Glendale Police Department(GLENDALE, Ariz.) — Father killed while saving daughter in hit-and-runA man was killed when he was struck by a hit-and-run driver in Glendale, Arizona, on Saturday night, after pushing his teenage daughter out of the way of the vehicle.Glendale Police DepartmentPolice in Arizona are searching for a vehicle involved in a hit-and-run that killed one man, whose family said he died protecting his daughter.Carlos Chavez Aguirre was identified by police as the man who died on Jan. 11 in Glendale, according to a press release from the city’s police department.Aguirre and a juvenile girl, who the family identified as his daughter, were crossing the road near 49th Avenue and Glendale Avenue around 7:15 p.m. when they were struck by a pickup truck, police said.Both were transported to a local hospital, where Aguirre, 39, died. The girl’s injuries were not life threatening, police said.Family members said that is thanks to Aguirre.“He just pushed her without even saying anything, because she didn’t know what happened,” Claudia Chavez Aguirre, his sister, told ABC Phoenix affiliate KNXV.Police are now looking for the vehicle that left the scene. It is described as a 2003 to 2006 Chevrolet Silverado single cab pickup with a custom dark brown paint color, tinted windows and over-sized wheels.The vehicle continued on and eventually turned from northbound 51st Avenue to eastbound Orangewood Avenue, according to police.Anyone with information is asked to contact Silent Witness at 480-WITNESS or the Glendale Police Department at 623-930-3000.Copyright © 2020, ABC Audio. All rights reserved.
Data from the 37 μm channel of the Advanced Very High Resolution Radiometer (AVHRR) are contaminated by interference which appears in the images as a herring-bone pattern. This interference has been present, to a greater or lesser extent, in the data from all six of the instruments which have flown to date. A measure of the quality of the imagery, estimated from the NOAA-7 and NOAA-9 instruments’ calibration data, is used to gain an idea of their progressive deterioration over each satellite’s lifetime. The spectral properties of the Fourier transform of the data are examined and used to attenuate the unwanted components of the signal to an acceptable level. Two simple restoration algorithms are applied to a particularly severely contaminated NOAA-7 image and the resulting images presented.
Think of the one-man band and if you’re like me you’ll think of Dick van Dyke’s Bert in Mary Poppins, stamping and flapping his way around the streets of London. Chances are youwon’t think of Thomas Truax. But you should. Having just played atGlastonbury this year for four nights in a row in the Lost VaguenessChapel, the eerily voiced troubadour hit Oxford on Tuesday and onWednesday night was featured on Radio One in a one-man band special.And this one-man band is special. “I was just fed up of working withlive drummers” he drawls, “it kind of came about organically”. Truax decided that as asubstitute for unreliable bandmates and to fulfil his musical needs,he’d design and construct his own instruments. And these are no normalinstruments, but rather the Cadillac Beatspinner Wheel, the Hornicator,the Backbeater and his latest addition, Sister Spinster.“She’s retired actually”, he says lovingly of the Cadillac BeatspinnerWheel, a “Flintstones-era drum machine” whose primary feature is asmall motorised bicycle wheel that rotates, clacking, clanking andchiming its way past various musicaladornments on its frame. In fact she’s been usurped, her throne takenby Sister Spinster, a similar but smaller contraption. “I made SisterSpinster mainly because she can fit on an aeroplane,” Truax explains,although it’s hard to imagine the faces of airport security staff backhome at JFK Airport in New York, especially when Truax’ luggage alsocontains the Hornicator, a modifiedgramophone horn with strings and microphones that twang and sqeak withvarious other-worldly noises, and the Backbeater, a multi-prongedbackpack that flaps and snaps in rhythm. I ask Truax if theseprehistoric solutions to the one-man act problem are a reaction againstthe digital and synthesised age. “I haven’t made it a rule that I’llnever do something with a laptop,” he replies, “but it can be anunsatisfying live experience to see somebody bending over theircomputer. I try to think of what would interest me if I were in theaudience”. And it works. In the endless parade of sharp-suited,sharp-riffed and synthesised bands that plague modern music, jaws dropwhen anything as original as Thomas Truax strolls up on stage. “I liketo see where the sounds are coming from,” he says, and withoutrealising it, the audience find that they do too.But this is no straight novelty act either. This isn’t a mandesperately crying “Look at me, I’m wacky”. There’s music here too.Often rich in lyrics, Truax’ sound ranges from “dark, romanticlullabies to lively rock melodramas” and he is seen as part of the NewYork based ‘antifolk’ movement that prizes honesty, integrity andoriginality above everything else. “Personally, I try to steer awayfrom any specific labels,” he emphasises, “but the antifolk scene doesn’t really define a particular sound or even a particular approach”. Truax’ ghostly and mysterious tales hook the ear with theirmelody and the mind with their words, calling for references to CaptainBeefheart’s originality coupled with Tom Waits’ narrative abilities.But Truax’ creative drive isn’t limited to music. For several years hewas a stop-motion animator for MTV’s ‘Celebrity Deathmatch’ and hisdedicated fanbase is kept up to date through the Wowtown News, asporadic e-mail newsletter detailing the latest happenings in Truax’own fictional world, Wowtown. “I was brought up in Denver,” heexplains, “and it’s known as ‘Cow Town’. So Wowtown was my ideal placeto escape from the Cow Town”. In fact, the success of these stories alone has ledto requests from London’s Resonance FM for Truax to do an hour-longshow based upon them. “They wanted me to do it off the top of my head,”he says, “but I kind of have to be in the right mood for that, so Irecorded some stories with sound-effects and music”.With a smile he adds, “I’m one of those people who just bites off more than they can chew”.Nevertheless, things seem to be going from strength to strength forTruax. “The crowds keep building each time I go to a town,” he statesmatter-of-factly and he’s extremely modest about a recent NME articlebranding him as achieving “musical godhood”. Certainly, the interest iskindled by the unique gadgets and contraptions surrounding him onstage, but it’s the songs that charm you and regardless of whatevergimmicks surround them, a good song never loses its novelty.ARCHIVE: 2nd week MT 2005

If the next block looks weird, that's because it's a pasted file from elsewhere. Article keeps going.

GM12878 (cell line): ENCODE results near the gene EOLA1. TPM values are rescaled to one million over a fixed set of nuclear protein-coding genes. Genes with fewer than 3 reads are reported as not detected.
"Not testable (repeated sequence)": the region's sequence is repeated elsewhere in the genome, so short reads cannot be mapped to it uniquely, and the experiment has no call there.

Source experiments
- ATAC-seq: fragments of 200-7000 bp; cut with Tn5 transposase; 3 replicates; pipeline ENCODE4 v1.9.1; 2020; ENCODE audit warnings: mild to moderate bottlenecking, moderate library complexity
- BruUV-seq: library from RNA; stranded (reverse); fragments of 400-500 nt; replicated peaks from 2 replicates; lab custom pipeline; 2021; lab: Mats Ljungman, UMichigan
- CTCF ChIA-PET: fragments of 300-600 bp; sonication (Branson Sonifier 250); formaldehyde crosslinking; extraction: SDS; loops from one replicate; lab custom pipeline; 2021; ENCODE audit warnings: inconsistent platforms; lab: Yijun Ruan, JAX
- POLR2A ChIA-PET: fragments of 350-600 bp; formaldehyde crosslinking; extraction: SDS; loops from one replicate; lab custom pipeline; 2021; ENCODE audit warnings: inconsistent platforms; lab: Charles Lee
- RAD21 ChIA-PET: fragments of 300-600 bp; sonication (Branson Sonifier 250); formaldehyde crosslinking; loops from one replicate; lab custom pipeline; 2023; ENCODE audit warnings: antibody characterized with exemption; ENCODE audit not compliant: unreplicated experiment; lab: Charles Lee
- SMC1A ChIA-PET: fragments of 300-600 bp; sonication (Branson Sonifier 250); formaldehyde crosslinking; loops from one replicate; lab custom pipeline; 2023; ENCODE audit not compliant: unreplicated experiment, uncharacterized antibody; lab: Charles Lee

Staycation, Tweetup and Jeggings are some of the Words of the Year 2009, according to a list commissioned by the Oxford University Press.The list was compiled by the dictionary expert Susie Dent, who scanned the Oxford English Corpus, a two billion word database.Tweetup, a meeting organised through Twitter; Hashtag, a hash sign added to a word that enables Twitter users to search for Tweets; and Paywall, a way of blocking access to a part of the website, were some of the words derived from new technologies.On the list there is also an array of business-related words. The recently fashionable minute mentoring, where professionals are advised by mentors in a speed-dating form, was on the list as well as freemium – a business model in which basic services are free, but users pay for extra features.In November, the Oxford American Dictionary chose Unfriend as its Word of the Year 2009.